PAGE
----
One which illustrates the intellectual barrier to blue collar participation in the public forum liberal elites like Tony and Barack Obama have unwittingly erected. They’ve done so by embracing the idea that anyone who can’t express themselves eruditely, courteously and professionally has no place there.
It’s kind of like an informal version of the exclusionary poll tests and poll taxes of old.
This attitude is part of the reason blue collar voters feel increasingly invisible and marginalized in our society. It also illustrates the blinders newsroom managers seem to don when they begin talking about newsroom diversity, which they view almost exclusively as an issue of pigmentation and national origin. Rather than wealth and social class.
This kind of elitism is one of the reasons why there are so few newsroom staffers at the big national news organizations who know what it’s like to scramble for subway fare or go to bed hungry. And even fewer in the big DC news bureaus that specialize in national events.
The handful of national correspondents from blue collar stock typically hide their modest roots at big news organizations instead of trumpeting them.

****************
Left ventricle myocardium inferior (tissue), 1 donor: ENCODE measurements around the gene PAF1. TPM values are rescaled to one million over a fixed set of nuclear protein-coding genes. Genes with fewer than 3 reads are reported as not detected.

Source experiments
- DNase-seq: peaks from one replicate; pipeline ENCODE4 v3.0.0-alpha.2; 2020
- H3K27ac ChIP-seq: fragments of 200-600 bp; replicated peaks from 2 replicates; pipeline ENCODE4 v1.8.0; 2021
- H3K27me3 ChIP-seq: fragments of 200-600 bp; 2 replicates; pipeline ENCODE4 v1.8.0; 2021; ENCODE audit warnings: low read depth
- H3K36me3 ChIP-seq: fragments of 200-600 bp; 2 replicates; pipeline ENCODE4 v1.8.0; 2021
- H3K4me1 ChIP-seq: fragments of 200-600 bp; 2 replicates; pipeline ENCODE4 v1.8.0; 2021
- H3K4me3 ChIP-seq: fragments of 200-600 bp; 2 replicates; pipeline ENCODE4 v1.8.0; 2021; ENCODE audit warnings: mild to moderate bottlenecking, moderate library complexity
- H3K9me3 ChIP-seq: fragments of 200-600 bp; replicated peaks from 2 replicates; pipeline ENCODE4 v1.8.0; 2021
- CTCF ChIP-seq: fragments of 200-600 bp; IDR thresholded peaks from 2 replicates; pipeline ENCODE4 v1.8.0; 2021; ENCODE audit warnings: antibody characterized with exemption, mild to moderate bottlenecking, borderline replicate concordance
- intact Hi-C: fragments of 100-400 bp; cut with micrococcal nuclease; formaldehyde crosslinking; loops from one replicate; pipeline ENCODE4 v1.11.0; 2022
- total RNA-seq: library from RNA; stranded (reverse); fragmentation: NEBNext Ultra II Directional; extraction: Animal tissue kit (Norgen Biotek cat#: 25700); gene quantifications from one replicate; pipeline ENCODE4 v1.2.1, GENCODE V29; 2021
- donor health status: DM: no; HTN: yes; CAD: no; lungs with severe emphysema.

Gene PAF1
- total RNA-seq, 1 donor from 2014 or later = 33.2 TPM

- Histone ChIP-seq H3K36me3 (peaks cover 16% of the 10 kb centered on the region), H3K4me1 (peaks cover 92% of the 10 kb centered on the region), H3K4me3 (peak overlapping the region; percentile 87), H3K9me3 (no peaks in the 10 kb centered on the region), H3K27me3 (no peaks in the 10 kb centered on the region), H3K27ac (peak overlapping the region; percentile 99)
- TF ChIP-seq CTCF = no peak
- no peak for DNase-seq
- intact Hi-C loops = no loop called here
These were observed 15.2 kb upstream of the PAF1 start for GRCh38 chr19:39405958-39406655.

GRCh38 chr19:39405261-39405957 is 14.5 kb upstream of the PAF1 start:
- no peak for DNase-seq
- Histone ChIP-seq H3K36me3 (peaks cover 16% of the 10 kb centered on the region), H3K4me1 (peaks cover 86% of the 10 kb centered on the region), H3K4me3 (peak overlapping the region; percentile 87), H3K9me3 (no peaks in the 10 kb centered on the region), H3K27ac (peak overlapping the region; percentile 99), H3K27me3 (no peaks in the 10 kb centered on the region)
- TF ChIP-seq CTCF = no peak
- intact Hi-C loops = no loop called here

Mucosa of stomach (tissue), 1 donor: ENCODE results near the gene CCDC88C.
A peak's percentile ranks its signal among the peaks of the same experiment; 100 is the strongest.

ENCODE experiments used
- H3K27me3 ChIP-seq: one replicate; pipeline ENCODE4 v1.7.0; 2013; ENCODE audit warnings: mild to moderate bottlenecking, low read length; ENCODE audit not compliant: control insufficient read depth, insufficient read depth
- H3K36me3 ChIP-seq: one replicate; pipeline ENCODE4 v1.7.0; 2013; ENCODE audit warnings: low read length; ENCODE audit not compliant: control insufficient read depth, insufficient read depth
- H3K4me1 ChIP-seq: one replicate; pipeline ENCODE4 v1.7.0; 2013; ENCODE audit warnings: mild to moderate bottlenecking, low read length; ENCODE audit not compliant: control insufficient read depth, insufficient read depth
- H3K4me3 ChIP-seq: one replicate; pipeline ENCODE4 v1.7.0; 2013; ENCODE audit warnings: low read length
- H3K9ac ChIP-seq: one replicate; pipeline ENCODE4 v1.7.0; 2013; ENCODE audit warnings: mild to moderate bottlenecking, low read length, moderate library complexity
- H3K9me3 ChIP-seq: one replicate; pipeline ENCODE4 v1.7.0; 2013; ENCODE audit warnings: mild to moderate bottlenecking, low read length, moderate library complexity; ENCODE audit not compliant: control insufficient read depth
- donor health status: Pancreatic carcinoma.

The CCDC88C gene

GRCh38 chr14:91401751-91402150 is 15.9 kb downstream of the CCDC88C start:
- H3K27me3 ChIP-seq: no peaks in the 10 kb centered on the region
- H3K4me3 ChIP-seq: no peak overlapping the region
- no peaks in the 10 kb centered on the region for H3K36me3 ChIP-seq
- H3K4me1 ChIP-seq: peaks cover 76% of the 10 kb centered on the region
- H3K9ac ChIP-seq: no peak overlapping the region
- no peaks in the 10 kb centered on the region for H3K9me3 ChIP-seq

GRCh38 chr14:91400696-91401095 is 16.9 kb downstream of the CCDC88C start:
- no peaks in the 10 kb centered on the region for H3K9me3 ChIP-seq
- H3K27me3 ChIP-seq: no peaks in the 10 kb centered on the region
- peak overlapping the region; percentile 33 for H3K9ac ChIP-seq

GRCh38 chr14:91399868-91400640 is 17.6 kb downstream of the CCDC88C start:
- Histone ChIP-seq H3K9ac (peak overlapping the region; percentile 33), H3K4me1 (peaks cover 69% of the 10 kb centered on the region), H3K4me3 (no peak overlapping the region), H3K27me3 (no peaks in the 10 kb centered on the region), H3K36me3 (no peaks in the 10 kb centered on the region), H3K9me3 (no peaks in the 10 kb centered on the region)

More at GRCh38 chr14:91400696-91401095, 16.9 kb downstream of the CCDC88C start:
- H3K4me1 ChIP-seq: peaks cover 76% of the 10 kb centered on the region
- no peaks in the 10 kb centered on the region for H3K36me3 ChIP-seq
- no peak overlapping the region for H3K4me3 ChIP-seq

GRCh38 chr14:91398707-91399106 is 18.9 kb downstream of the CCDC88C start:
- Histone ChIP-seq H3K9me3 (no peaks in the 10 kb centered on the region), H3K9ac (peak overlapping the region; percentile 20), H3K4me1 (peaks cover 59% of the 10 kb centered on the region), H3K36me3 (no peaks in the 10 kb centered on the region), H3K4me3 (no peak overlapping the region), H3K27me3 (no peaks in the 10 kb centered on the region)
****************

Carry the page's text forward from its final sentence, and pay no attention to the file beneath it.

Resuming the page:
This social fault line in the news industry is exactly where the detestable Rupert Murdoch – Faux News’ controlling owner – has planted his intellectual pitchforks. This silver spoon mofo has branded the Trojan Horse that is Faux News as some kind of “working class” vehicle despite its improper relationship with the GOP and class warfare mission.
One of the keys to the success of his disinformation campaign is the almost complete absence of blue collar communication patterns at mainstream news organizations.
I’ve got a third childhood friend who also loves Faux News named Miguel (below left). Like Tony, he’s Puerto Rican and proud of his heritage – as he should be. However, that doesn’t prevent him from turning a deaf ear to the anti-immigrant code words Faux uses to disparage Hispanic Americans.
Mig’s a regional airline pilot and military reservist, which means he spends a lot of time being bombarded by the Faux News broadcasts that now permeate U.S. military facilities with their racial codes and half-truths. They’re intellectual catnip for many of our men and women in uniform despite the open contempt of conservative elites for public service and the greater good.
Those ideals are central to the military concepts of honor, sacrifice and duty. However, our military personnel just don’t seem to be able to make the connections between Faux, the GOP, and the morally bankrupt generation of conservative elites jostling each other for control of the Republican presidential clown car.
Conservative elites have never been shy about risking the lives of other people’s children in combat zones and almost never allow their own kids in uniform. That’s why there isn’t a single passenger in the Republican presidential clown car who has ever heard a shot fired in anger and so many of them appear to have been drawn straight from the bottom of the country club barrel.